Recently I’ve seen a bunch of Personal Finance bloggers writing about Larry Wingnet’s new book You’re Broke Because You Want to Be and some of his older work. Needless to say this caught my interest since in general they had good things to say about him. So as I was in the bookstore browsing these caught my attention. Because they had been mentioned by a few bloggers lately it made the books pretty much jump off the shelf. I couldn’t resist and I picked up It’s Called Work for a Reason!. A couple days later the book was done and I have to say that it was a very refreshing read.
The whole premise of the book is Larry’s take on the fact that in general we in North America really don’t do our jobs that well, if at all. I have to say that I couldn’t agree more. Working over the last 12 or so years I have basically come to the same conclusions that he has: people waste a great deal of their time. I know that over those years I’ve been one of those people from time to time so I’m not innocent in any way shape or form. Larry’s book takes a very simple look at the whole issue of work and gives us all very profound kick in the pants. We’ve forgotten that it’s called work for a reason. Its not called lets stand around the water cooler talking about lunch but work.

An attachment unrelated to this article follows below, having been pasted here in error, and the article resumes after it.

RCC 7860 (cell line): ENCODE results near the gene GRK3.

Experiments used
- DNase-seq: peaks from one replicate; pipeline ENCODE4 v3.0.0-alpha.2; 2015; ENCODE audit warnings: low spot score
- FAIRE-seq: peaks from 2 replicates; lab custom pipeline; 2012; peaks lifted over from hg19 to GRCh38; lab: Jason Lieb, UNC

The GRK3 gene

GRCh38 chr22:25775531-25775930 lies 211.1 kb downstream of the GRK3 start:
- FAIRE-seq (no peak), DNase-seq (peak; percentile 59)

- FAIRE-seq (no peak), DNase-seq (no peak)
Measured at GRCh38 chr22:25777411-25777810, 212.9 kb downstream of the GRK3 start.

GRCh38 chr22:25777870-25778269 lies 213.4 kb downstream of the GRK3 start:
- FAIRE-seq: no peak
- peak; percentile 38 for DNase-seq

His straight forward no holds barred style was very fun to read since it hammered the point home with amazing clarity. Success is driven by results not how much time or effort you put in but by the output you produce. One of the things that really jumped out at me wasn’t the fact that in general we don’t work as hard as we could (hell everyone has bad days) but that the style and message of the book was very down to earth and it highlighted what we can do to really succeed in a down to earth manner.
Aside from the overall message of the book there were a few sections that I really liked: the chapter on customer service and the one on sales. The chapter on customer service was quite entertaining with its examples but also very true. We don’t provide good customer service and in general we just don’t understand its impact and importance. Apathy and bad customers service are simply no excuse and that is oh so true.
The chapter on sales was eye opening since it really comes down to sales at the end of the day. If you’re not selling your product or service there is no money coming through the door. No matter how well you’re doing your job or how much you think you deserve a paycheck if there are no sales then there is no money.
I have to say I really enjoyed this book and I would recommend it to anyone who’s working or likely to find themselves working at some point (yes that’s pretty much everyone). The no nonsense, down to earth manner with which he approaches the topic should get a few people to realize just how little they’re doing. All over the world we see great examples of productivity and accomplishments yet they’re not constant and I haven’t seen any major accomplishments in North America for a while. I think Larry’s book might help resolve some of those problems.